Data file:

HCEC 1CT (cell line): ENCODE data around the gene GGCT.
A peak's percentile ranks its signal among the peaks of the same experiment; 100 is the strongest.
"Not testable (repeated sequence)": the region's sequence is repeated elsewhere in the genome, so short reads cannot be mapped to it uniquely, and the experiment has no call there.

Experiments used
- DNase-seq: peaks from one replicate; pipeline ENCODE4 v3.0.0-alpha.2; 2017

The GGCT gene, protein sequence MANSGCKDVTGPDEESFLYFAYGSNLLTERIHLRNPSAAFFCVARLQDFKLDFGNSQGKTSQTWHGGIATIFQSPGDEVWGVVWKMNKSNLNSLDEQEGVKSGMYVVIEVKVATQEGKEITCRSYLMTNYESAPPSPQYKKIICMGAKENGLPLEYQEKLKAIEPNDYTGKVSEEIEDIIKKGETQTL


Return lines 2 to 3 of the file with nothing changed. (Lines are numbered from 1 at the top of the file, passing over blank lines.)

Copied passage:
A peak's percentile ranks its signal among the peaks of the same experiment; 100 is the strongest.
"Not testable (repeated sequence)": the region's sequence is repeated elsewhere in the genome, so short reads cannot be mapped to it uniquely, and the experiment has no call there.